Regardless of its cause, the signs associated with exocrine pancreatic insufficiency are usually obvious and fit a distinct pattern. The cat loses weight, seems constantly hungry, and has high volumes of loose or semiformed stools. The stool may have a foul odor. The high amount of fat in the stool may make the anal area and coat appear greasy. The hair coat may have poor quality and look unkept. In some cases, the stool may even be watery, without any form at all. Depending on the diet, there may be large quantities of undigested fat present in the stool. The animal, in his appearance and behavior, typifies one that is starving to death, and in reality, he is.

In some cats with pancreatic insufficiency, diabetes mellitus is also present.

Diagnosis of pancreatic insufficiency

In most cases, a presumptive diagnosis can be made from clinical signs alone and it is then proven by a laboratory test. Not all of the tests used in people and dogs are accurate in cats. The test most commonly used measures digestive enzymes in the blood, and is called 'serum trypsin-like immunoreactivity.'

Symptoms of pancreatic insufficiency in cats are similar to those seen in inflammatory bowel disease and hyperthyroidism, so testing should be performed to rule out these possible causes of the symptoms.

Treatment of pancreatic insufficiency

In his appearance and behavior, a cat with pancreatic insufficiency looks like one who is starving to death - and in reality, he is.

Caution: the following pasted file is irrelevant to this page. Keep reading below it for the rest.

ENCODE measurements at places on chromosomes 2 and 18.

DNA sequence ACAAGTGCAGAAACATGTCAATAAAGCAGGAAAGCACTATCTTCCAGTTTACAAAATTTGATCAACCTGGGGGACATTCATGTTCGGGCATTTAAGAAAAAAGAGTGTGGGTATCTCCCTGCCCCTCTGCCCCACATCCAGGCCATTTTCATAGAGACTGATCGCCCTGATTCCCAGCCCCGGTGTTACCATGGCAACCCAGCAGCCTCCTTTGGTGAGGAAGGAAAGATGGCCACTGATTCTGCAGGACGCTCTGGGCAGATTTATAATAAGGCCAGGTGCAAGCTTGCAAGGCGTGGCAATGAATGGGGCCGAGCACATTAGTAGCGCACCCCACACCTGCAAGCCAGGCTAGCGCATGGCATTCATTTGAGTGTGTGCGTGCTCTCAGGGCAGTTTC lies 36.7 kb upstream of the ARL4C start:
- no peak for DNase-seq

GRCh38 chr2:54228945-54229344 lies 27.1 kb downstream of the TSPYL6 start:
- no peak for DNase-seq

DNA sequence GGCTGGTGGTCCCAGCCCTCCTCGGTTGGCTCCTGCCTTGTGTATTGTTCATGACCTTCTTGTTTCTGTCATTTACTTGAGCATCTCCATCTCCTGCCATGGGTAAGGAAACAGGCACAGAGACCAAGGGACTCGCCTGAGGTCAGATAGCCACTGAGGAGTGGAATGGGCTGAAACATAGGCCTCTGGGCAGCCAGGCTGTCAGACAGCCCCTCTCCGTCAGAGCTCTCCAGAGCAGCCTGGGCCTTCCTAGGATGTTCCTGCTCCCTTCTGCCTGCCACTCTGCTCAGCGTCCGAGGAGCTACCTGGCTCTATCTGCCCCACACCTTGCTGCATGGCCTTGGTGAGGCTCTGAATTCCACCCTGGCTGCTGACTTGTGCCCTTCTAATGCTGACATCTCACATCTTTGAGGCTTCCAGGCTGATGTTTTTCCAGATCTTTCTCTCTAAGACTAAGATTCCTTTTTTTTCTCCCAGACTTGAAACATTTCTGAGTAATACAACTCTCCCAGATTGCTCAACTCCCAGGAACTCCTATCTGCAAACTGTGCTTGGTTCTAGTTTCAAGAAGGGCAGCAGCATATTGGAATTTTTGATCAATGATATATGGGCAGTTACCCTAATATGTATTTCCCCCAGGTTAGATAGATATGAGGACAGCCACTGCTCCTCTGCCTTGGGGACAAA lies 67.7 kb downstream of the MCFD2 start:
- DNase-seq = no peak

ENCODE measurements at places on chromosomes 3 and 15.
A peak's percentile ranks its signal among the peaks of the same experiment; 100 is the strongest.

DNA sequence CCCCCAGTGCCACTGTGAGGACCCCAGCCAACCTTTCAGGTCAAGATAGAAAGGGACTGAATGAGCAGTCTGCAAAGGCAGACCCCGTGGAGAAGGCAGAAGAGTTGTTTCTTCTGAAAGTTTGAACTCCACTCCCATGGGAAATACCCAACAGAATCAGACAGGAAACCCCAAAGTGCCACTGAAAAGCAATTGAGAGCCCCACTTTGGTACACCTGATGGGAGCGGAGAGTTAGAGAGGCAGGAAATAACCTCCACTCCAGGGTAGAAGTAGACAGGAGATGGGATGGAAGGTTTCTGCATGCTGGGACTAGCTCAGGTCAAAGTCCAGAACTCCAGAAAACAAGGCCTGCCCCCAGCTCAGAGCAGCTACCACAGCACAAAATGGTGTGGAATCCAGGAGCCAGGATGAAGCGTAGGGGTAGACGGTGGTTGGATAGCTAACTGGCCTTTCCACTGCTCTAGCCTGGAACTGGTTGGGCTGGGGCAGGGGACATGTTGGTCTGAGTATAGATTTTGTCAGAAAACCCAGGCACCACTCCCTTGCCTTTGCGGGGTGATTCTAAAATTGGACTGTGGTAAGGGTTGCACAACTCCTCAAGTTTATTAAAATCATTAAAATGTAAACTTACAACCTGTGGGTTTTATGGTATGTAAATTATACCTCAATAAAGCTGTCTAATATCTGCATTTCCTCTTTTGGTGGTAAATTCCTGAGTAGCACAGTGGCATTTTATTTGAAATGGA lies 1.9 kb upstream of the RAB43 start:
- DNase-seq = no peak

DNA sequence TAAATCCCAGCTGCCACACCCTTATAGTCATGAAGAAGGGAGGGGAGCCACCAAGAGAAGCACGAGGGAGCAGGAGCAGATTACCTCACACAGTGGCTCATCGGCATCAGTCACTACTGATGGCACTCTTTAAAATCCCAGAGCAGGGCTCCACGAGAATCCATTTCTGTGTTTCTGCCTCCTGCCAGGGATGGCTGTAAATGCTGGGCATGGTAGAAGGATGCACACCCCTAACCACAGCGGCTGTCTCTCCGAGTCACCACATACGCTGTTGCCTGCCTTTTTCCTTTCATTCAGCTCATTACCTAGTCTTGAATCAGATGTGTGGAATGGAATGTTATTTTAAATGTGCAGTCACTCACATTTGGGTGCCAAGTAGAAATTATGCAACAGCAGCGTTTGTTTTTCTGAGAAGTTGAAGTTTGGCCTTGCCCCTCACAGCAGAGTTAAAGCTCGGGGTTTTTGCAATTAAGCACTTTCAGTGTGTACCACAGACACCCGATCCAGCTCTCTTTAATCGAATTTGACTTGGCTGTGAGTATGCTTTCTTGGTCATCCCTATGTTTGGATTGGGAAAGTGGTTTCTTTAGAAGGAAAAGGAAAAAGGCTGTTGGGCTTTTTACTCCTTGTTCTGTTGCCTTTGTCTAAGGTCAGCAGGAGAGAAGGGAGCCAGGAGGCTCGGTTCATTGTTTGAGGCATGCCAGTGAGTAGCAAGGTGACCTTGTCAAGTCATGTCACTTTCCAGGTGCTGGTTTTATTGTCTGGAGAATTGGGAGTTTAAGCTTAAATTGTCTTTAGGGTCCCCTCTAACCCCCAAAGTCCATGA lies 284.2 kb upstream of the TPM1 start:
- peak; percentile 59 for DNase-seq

Fortunately, treatment can easily be accomplished. Unfortunately, it is an expensive and lifelong proposition. Treatment involves replacing the cat's pancreatic enzymes with enzymes from other sources. Our only source of medications for these cases is products made through an expensive process, using freeze-dried and ground-up extracts of hog and cattle pancreases. These glands are harvested in meat packing plants and then processed solely for this purpose. They are formulated either into tablets or powder and go under such trade names as Viokase or Pancrezyme. They contain large quantities of the same naturally occurring digestive enzymes that are deficient in the affected pet. The tablets are given prior to a meal while the powder is usually mixed with food and allowed to set 30 minutes before feeding. The powder is generally recommended for cats.

Cats should also be placed on a low-fiber diet, and may need vitamin supplementation, especially with cobalamin. Blood cobalamin levels may need to be monitored.

Since the deficiency is one of enzymes and is cured by the addition of the same enzymes back into the diet, many owners regretfully try other cures. There are many products, nutritional and otherwise, that advertise they contain natural enzymes which aid in digestion. Examples of these are K-ZYME, ProBalance, Prozyme, and so on. These really do contain real and natural enzymes, and in normal cats, can be very useful nutritional supplements. However, they are not the enzymes associated with pancreatic insufficiency. This is a very specific disorder with specific enzymes needed to correct it. The general nutritional supplement will do no harm, but regretfully, they will do no good either.

References and Further Reading

Hardy, RM. Diseases of the exocrine pancreas. In Sherding, RG (eds.) The Cat: Diseases and Clinical Management. Churchill Livingstone. New York; 1994;1292-1293.

Steiner, JM; Williams, DA. Feline exocrine pancreatic disorders: insufficiency, neoplasia, and uncommon conditions. The Compendium on Continuing Education for the Practicing Veterinarian. 1997;19(7):836-848.